Mongolian spot

What is a Mongolian spot

Mongolian spot is also called blue-gray spot, is a large flat lesion that are usually found on the lower back or buttocks of infants at birth. Mongolian spot is the most common type of birthmark. Mongolian spot can occasionally be found on the legs or shoulders of infants, but this is less common. The color of Mongolian spot ranges from deep brown to slate gray or blue-black. Mongolian spot is caused by collections of pigment-producing cells (melanocytes) located in a deeper layer in the skin.

Mongolian spots are seen in approximately 90% of African Americans and Native Americans, roughly 80% of Asians, 70% of Hispanics, and between 5–10% of whites. Generally, male and female infants are equally affected, although some studies suggest a slightly higher incidence of these birthmarks in males. Additionally, full-term infants are more likely to have blue-gray spots than preterm infants.

The blue or black or slate-brown coloring found in Mongolian spots results from dermal melanocytosis – the presence of functional melanocytes in the dermis. These cells have failed to reach their proper location in the basal layer of the epidermis during embryonic migration from the neural crest.

Mongolian spot is harmless and there is no treatment required for Mongolian spots, because they naturally fade within the first years of life. Usually the discoloration spontaneously disappears by the time the child reaches 4 years old. In very rare cases, Mongolian spot persists into school age years and even into adulthood.

Once the diagnosis of a Mongolian spot is made, there is essentially nothing to do except observe the spot over time and wait for resolution. If the Mongolian spot does not fade within the first years of life, see your child’s physician. Additionally, because this birthmark appears similarly to bruises, if you have any questions about whether or not it was present at birth, it is best to seek medical care.

Figure 1. Mongolian spot baby

Mongolian spot baby

Mongolian spot cause

Mongolian spot is thought to be due to entrapment of melanocytes (pigment cells) in the dermis of the developing embryo, when the cells have failed to reach their proper location in the epidermis.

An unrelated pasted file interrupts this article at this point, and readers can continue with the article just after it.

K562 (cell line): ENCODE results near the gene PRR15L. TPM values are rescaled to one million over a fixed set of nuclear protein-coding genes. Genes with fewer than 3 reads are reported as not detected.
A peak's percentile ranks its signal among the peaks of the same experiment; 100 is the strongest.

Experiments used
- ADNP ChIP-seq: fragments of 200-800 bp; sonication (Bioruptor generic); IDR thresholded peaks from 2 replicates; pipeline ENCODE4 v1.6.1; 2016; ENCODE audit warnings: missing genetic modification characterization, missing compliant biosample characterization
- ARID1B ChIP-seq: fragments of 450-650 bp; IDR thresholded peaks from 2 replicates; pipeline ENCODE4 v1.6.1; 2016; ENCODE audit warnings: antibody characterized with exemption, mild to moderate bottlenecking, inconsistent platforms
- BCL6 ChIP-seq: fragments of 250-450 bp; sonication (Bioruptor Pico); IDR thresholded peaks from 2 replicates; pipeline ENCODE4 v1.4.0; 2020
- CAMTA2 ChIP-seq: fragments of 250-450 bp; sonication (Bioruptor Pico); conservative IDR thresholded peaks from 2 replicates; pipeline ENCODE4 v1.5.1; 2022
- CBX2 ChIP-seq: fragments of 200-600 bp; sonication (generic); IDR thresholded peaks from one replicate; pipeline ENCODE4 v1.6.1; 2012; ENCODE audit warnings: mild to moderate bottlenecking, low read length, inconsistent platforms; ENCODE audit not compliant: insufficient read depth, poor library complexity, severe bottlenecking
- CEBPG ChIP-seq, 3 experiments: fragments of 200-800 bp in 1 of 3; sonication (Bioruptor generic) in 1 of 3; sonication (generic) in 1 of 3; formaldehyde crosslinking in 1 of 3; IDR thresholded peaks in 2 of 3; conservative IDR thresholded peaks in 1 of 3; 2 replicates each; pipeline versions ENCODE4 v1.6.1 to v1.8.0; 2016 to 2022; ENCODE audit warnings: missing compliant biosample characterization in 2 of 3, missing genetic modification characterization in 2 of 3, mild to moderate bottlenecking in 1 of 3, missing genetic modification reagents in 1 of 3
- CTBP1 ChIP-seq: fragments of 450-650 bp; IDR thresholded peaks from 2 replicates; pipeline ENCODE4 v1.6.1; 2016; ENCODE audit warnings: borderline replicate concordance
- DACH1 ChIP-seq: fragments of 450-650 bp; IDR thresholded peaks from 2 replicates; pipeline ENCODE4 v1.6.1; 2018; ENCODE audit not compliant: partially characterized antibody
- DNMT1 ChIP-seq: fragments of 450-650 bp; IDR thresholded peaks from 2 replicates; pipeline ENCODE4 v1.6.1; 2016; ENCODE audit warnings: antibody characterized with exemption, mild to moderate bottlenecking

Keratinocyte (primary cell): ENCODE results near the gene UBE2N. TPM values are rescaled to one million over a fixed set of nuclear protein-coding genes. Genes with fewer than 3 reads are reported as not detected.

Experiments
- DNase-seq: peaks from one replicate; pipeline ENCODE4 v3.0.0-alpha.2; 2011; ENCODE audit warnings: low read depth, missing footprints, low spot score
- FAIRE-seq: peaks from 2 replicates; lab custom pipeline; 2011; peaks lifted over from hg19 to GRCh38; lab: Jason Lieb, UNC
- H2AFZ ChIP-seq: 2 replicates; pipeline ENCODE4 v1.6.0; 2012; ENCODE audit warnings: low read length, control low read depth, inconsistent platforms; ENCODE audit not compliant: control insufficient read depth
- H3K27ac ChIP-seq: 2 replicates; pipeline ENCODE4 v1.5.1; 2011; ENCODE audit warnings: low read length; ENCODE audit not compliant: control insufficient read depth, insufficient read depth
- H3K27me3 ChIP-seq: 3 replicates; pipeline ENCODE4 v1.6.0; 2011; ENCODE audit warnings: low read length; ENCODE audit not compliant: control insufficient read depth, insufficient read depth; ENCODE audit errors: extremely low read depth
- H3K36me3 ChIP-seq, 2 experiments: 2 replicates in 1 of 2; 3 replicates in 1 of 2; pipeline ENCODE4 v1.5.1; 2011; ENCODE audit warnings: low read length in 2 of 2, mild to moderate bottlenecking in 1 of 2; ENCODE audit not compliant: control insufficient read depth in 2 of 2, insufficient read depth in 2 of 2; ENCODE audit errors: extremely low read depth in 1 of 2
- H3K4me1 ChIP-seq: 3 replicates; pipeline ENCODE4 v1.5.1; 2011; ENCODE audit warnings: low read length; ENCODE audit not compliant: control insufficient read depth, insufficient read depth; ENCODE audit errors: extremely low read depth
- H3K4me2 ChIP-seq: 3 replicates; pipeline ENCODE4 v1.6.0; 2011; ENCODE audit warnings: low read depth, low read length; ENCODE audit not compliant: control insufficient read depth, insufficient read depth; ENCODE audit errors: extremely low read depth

The patches are present at birth and occur in more than 90% of children of Mongoloid race (e.g. East Asians, Polynesians, Indonesians, Micronesians). Mongolian spots occur less frequently in other races.

Mongolian spot signs and symptoms

Mongolian spots may be single or multiple, and they range in size from a few millimeters to 10 centimeters or more in diameter. They are present at birth and, due to their appearance, can be confused for a bruise.

Mongolian spot distribution

  • Lumbo-sacral region
  • Extra-sacral lesions (occasionally)

Mongolian spot morphology

  • Poorly circumscribed patches of blue/black or slate-brown pigmentation
  • Size: vary from a few centimeters to being very extensive

Mongolian spot treatment

There is no therapy or treatment for Mongolian spot in infants because it is a harmless condition that should resolve on its own. However, large and numerous Mongolian spots that persist after a year of life may be associated with rare genetic disorders in a very small number of cases. If there is a strong family history of genetic disorders along with Mongolian spot, the child’s physician may decide to send blood to the lab to test for specific genetic diseases, which each have their own specific treatments.